Why Schools Suck: The Economics You Were Not Taught

American schools are among the most expensive in the world, yet far from the top, performance-wise. This is designed into their nature, due to something which any decent school ought to teach, if students are to understand democracy – but that is not an oversight but a feature.

Schools are a prime example of concentrated benefits and dispersed costs.

Folks who benefit most directly from government schools – teachers, administrators, janitors, textbook publishers, and those who build new facilities – are concentrated interests. They gain very large benefits from more educational spending. Parents perceive that their children’s education is at stake. Who can object to more spending? Only a few disorganized curmudgeons and those who more properly understand the economics of the situation – who also know that their votes are unlikely to impact the costs. Concentrated interests almost always win such battles, and so education becomes more and more expensive.

The lack of quality is due to another matter which should be widely taught; that it is hidden is not a bug but a feature, from the point of view of the government. The Economic Calculation Problem refers to the lack of direct connection between inputs and outputs, the lack of detailed information and incentives needed to make good economic calculations. A private-sector school *must* attract students and tuition, or die. Fear of economic death wonderfully concentrates the minds of entrepreneurs. Even the World Bank, which objects to private-sector schools, admits that their “short routes of accountability” are quite effective. Parents, teachers, proprietors, and students are tightly linked together; they know each other and are striving for good education at an affordable price.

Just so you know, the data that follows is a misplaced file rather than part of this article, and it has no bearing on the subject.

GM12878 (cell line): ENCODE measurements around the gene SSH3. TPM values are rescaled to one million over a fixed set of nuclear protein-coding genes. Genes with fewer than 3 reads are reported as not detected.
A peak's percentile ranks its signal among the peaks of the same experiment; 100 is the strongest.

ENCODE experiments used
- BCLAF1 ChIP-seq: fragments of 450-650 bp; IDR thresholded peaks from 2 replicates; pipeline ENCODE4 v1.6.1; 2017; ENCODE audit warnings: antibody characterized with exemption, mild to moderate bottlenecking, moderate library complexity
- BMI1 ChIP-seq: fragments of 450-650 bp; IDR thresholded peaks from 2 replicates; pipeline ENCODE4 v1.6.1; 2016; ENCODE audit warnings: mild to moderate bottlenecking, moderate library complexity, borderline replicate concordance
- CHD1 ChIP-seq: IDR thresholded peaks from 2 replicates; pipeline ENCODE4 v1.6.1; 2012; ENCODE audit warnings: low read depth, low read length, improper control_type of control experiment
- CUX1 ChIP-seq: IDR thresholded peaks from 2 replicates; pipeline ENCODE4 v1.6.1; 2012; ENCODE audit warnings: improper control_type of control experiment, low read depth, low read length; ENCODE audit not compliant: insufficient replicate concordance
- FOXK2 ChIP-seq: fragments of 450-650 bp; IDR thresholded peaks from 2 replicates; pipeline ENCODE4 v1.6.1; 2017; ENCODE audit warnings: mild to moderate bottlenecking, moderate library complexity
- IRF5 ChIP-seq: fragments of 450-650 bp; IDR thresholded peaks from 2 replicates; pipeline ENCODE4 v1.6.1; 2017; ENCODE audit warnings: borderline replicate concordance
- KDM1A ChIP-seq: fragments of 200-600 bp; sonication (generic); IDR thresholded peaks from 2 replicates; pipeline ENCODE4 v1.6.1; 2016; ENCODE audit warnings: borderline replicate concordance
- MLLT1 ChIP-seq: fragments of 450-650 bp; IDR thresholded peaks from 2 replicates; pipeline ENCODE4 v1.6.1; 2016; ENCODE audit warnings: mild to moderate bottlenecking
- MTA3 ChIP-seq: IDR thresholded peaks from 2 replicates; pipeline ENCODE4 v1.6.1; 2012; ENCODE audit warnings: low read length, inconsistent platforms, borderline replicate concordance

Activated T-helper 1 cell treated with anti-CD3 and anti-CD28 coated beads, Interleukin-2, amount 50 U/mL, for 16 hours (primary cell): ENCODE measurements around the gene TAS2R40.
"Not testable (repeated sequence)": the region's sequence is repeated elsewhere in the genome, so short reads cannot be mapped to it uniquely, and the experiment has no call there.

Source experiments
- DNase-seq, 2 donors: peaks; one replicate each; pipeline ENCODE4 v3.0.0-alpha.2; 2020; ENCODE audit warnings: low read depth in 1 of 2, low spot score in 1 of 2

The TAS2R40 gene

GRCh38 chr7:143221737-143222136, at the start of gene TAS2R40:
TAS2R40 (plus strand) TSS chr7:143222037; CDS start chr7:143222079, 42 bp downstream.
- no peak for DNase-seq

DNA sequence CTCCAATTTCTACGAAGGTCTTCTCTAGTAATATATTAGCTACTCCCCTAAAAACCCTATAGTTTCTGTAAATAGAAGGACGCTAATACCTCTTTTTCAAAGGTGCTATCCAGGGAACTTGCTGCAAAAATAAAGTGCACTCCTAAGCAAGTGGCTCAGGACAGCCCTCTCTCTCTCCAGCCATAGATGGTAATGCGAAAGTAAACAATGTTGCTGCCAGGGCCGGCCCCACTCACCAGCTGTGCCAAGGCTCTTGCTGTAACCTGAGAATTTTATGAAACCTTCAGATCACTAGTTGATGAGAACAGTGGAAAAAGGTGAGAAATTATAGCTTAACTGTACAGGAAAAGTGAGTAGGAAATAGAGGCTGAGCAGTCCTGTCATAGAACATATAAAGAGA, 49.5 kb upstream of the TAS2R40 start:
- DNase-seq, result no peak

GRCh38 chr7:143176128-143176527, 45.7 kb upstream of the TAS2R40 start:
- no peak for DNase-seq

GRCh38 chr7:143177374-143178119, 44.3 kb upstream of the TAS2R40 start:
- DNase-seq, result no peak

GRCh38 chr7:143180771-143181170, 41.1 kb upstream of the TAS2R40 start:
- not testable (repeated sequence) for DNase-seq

We tend to think of private schools as being “only for elites”, but James Tooley discovered a vast network of many thousands of affordable parent-funded non-government schools in developing countries, which he documented in The Beautiful Tree. These schools cater to poor parents and students, cost less, and teach more effectively than their local government competitors. Situated in the poorest slums, their conditions are not what Westerners are accustomed to, but that is an adaptation to extreme poverty; similar schools in America would be economically similar to, and usually a bit better than, the homes of their students. This is not without precedent; E.G. West and Andrew J. Coulson have documented the rise of mass education in the U.K. and America, before government got so deeply involved; the means responsible was parent-funded education.

America ought to separate school and state, and let that “short route to accountability” do its work. If this seems “too extreme”, or if the concentrated special interests kick too much, there’s a more modest step: completely deregulate home education. We already have about 40 years of experience with this, it has proven to be effective, and home schoolers, being more creative than regulators, have kicked out the box to include cooperative associations. Once those are deregulated, we can expect a new network of schools to arise to meet the demand for better and less costly education.

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